Narcissists believe themselves to be superior humans, and they expect the people in their life to reflect that belief. That includes their own children.
A narcissist believes that their child has to be perfect all the time, or it reflects badly on them. In their mind, if they, the narcissist, are truly superior, then their children should be superior as well. They should know right from wrong without the need for instruction.
They should know how to behave in every situation because of their genes, not because someone has taught them what to do. Where training is required, their children should be able to pick up on the lesson almost instantly, and if they don’t, it’s because they’re not paying enough attention.
To most parents, these would seem like ridiculous beliefs, but narcissistic parents aren’t using logic in their interactions with their children. They are desperate for them to show the world what a great parent the narcissist is.
Of course, the narcissist’s child can’t live up to these expectations; no one could. When they fail, the narcissist comes down on them hard. They become incessantly critical and often drive their own children away.
Unfortunately, they also do extreme psychological damage to their children. That damage can present a lifelong struggle, and it can affect every part of their life.
I know that my narcissistic mother left me with lifelong scars. I have worked hard to overcome the abuse she heaped on me, but it is a process, and it takes persistence to make real progress. I have participated in many personal growth workshops and therapy groups to overcome the damage she did.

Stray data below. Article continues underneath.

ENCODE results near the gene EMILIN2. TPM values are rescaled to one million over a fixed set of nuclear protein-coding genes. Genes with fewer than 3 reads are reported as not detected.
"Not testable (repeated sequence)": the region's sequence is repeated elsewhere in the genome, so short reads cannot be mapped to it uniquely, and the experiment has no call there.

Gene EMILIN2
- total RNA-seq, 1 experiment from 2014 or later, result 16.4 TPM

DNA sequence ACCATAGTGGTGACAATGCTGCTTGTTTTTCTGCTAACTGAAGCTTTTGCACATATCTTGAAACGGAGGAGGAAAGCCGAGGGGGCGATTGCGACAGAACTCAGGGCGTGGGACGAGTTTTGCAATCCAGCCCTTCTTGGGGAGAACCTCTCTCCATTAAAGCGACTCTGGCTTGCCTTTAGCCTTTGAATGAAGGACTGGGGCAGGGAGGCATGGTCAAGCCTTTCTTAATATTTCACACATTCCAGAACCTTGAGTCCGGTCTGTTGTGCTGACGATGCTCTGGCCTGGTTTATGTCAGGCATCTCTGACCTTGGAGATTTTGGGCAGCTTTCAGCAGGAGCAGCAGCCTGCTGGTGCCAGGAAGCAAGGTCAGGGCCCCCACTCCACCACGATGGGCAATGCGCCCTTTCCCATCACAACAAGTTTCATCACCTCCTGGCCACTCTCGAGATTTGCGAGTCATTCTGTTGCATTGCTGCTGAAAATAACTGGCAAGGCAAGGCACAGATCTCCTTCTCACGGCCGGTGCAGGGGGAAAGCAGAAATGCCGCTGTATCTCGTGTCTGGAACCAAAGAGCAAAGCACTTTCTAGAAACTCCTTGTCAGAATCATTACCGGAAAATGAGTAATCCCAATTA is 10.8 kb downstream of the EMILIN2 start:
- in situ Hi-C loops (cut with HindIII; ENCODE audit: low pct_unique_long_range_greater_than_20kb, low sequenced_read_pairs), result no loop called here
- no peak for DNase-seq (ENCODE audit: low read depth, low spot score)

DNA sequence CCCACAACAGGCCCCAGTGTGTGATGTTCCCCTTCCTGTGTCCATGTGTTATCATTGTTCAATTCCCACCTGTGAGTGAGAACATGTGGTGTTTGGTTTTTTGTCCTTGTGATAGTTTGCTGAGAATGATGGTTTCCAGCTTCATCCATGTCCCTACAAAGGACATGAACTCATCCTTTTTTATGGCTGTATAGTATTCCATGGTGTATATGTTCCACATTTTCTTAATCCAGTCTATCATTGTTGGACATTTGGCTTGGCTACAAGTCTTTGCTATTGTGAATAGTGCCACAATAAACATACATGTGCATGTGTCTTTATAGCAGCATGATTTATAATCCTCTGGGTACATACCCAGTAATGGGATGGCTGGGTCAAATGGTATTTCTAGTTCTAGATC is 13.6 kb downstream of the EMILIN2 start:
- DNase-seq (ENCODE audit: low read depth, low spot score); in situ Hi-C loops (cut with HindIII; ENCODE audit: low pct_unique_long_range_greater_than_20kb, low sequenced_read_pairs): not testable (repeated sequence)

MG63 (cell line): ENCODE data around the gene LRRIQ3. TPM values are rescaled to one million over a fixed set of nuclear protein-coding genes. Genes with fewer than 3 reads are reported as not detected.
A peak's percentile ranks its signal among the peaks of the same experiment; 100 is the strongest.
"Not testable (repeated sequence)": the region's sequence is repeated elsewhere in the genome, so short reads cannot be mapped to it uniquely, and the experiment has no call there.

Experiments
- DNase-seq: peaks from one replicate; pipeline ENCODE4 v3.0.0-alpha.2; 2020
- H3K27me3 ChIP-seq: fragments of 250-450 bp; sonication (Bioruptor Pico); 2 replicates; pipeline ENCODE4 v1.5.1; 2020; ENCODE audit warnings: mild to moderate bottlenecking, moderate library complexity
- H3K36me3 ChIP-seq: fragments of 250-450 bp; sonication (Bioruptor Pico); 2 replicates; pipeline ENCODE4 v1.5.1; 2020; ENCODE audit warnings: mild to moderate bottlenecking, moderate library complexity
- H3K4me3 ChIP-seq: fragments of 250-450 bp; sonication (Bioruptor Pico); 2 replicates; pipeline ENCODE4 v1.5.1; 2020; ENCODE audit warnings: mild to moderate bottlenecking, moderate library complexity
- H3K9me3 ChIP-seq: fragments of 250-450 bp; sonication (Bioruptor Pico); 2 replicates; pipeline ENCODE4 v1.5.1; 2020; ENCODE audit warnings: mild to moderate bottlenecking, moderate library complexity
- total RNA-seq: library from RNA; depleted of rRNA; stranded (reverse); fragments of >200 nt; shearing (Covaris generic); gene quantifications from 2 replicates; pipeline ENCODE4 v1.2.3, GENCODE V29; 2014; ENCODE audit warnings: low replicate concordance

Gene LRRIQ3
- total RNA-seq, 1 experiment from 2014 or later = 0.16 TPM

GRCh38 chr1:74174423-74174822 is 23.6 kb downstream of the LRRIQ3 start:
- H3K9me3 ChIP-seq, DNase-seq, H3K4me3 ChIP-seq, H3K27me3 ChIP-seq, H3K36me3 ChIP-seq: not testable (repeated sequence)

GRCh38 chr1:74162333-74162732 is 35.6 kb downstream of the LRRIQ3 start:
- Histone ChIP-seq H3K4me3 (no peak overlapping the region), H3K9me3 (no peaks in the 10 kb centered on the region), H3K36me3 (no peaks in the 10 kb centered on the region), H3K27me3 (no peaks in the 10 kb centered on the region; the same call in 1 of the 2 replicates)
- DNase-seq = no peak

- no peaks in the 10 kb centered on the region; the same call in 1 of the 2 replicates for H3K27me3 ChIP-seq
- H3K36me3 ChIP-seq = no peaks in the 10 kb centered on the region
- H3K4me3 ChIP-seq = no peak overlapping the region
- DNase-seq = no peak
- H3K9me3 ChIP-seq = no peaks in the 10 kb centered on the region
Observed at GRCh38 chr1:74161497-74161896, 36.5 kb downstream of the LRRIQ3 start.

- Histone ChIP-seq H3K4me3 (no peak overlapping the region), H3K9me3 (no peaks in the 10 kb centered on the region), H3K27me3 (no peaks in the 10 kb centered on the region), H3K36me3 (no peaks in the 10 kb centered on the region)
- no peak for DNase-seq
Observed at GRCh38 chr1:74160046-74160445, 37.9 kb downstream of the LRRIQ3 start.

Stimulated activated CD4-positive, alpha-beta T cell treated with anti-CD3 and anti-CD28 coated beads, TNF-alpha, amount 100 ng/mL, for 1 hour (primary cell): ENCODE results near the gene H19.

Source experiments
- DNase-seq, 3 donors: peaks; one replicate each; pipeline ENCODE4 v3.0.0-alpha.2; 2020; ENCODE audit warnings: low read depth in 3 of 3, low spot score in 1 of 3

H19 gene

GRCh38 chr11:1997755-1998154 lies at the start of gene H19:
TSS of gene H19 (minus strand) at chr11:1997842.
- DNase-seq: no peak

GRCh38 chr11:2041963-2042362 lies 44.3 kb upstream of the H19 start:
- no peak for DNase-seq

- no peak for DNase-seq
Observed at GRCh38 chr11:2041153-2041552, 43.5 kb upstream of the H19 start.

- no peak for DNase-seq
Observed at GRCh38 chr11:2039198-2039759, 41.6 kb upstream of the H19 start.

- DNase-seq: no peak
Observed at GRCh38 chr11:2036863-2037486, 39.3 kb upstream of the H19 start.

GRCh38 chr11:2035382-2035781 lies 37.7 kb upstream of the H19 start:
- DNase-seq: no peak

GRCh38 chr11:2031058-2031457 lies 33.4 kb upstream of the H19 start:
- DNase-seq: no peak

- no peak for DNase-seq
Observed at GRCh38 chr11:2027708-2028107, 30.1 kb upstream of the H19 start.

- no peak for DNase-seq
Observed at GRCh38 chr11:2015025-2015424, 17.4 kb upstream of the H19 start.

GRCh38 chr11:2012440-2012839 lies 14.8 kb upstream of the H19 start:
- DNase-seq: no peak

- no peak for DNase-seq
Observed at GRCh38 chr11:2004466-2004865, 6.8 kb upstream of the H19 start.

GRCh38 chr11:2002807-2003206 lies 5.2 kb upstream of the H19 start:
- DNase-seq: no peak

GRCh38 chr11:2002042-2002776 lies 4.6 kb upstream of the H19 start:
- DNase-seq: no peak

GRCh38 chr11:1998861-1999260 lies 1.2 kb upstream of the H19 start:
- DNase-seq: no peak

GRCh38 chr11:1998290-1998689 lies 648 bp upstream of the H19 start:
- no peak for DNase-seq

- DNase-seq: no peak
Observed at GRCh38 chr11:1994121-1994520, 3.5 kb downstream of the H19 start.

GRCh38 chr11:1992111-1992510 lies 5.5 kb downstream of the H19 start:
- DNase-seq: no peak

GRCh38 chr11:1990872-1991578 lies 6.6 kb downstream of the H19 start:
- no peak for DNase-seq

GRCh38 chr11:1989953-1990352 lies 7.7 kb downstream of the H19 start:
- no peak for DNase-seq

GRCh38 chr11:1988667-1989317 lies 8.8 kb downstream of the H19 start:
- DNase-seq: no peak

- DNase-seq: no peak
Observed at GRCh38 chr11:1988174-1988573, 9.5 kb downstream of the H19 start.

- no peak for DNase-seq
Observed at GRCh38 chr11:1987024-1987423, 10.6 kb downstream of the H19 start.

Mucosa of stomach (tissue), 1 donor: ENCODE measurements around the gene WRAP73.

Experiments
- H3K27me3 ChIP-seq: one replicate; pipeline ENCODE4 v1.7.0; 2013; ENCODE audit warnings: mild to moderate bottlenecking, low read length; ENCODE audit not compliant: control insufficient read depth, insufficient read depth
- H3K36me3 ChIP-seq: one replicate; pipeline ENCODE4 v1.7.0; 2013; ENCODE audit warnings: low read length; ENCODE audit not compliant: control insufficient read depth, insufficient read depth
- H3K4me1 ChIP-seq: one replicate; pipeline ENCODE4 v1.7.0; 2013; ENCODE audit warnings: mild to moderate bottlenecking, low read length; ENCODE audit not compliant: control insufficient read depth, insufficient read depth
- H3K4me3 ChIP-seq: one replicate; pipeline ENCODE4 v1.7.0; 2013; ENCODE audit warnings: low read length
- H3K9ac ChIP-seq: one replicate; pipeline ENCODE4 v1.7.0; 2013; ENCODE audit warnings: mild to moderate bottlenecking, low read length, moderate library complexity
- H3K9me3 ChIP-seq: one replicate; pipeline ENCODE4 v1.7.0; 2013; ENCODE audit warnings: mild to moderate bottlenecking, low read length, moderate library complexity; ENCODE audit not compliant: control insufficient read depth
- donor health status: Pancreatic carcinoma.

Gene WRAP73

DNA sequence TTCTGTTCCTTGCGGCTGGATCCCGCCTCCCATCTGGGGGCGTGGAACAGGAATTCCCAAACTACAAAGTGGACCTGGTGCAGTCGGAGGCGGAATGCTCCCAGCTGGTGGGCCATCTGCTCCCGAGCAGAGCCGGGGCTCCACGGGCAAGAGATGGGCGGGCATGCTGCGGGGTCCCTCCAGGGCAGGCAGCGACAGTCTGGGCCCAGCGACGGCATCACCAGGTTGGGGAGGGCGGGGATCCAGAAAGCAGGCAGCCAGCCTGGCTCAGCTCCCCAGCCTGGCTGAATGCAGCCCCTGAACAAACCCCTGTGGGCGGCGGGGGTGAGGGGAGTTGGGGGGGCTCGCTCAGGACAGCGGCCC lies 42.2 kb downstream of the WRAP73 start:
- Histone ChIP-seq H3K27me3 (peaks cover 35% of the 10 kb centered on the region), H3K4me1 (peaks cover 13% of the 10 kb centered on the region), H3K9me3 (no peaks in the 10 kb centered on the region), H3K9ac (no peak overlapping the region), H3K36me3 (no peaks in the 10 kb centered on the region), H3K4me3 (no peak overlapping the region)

3. Narcissists See Their Own Children as Extensions of Their Own Identity
Part of the reason narcissists criticize and push their children to project an image of perfection is that they see them as extensions of their own identity. Narcissists rely on other people to boost their self-esteem because they lack the identity mechanisms to do that for themselves.
That causes them to see other people as extensions of their own identity. In a way, they are insofar as they are willing to act in that role. Of course, it’s not a healthy relationship, and in the end, it doesn’t really help the narcissist.
The supply of adoration that a narcissist needs to prop up their self-esteem is known as narcissistic supply. They see their children as potentially lifelong, stable sources of this desperately needed supply.
What’s more, a child is someone a narcissistic parent believes they can gaslight, lie to, and project to mold them into believing what they want them to believe. That sounds cold, but the narcissist lacks empathy, and for that reason, they don’t have an understanding of how their actions affect other people.
It became evident to me that my mother thought of me as an extension of her identity when she told me on one occasion that everything I was doing (as I was trying to heal myself) was making her look like a bad mother.
I suddenly became aware that her image was the only thing that mattered to her. She had no compassion for my emotional wounds, nor would she ever take responsibility for them. She thought of me only as an extension of her identity, and I was making her look like a bad mother.
4. Narcissists Pick a Golden Child and a Scapegoat
Narcissistic parents will play their children against each other. As part of this dysfunctional dynamic, they will pick a favorite child, a golden child, and a scapegoat, someone they will blame for all the family’s problems.
They blame, criticize, and show little, if any, love to the scapegoat, all while doting on the golden child. The golden child gets the best toys and almost all the attention from their narcissistic parent.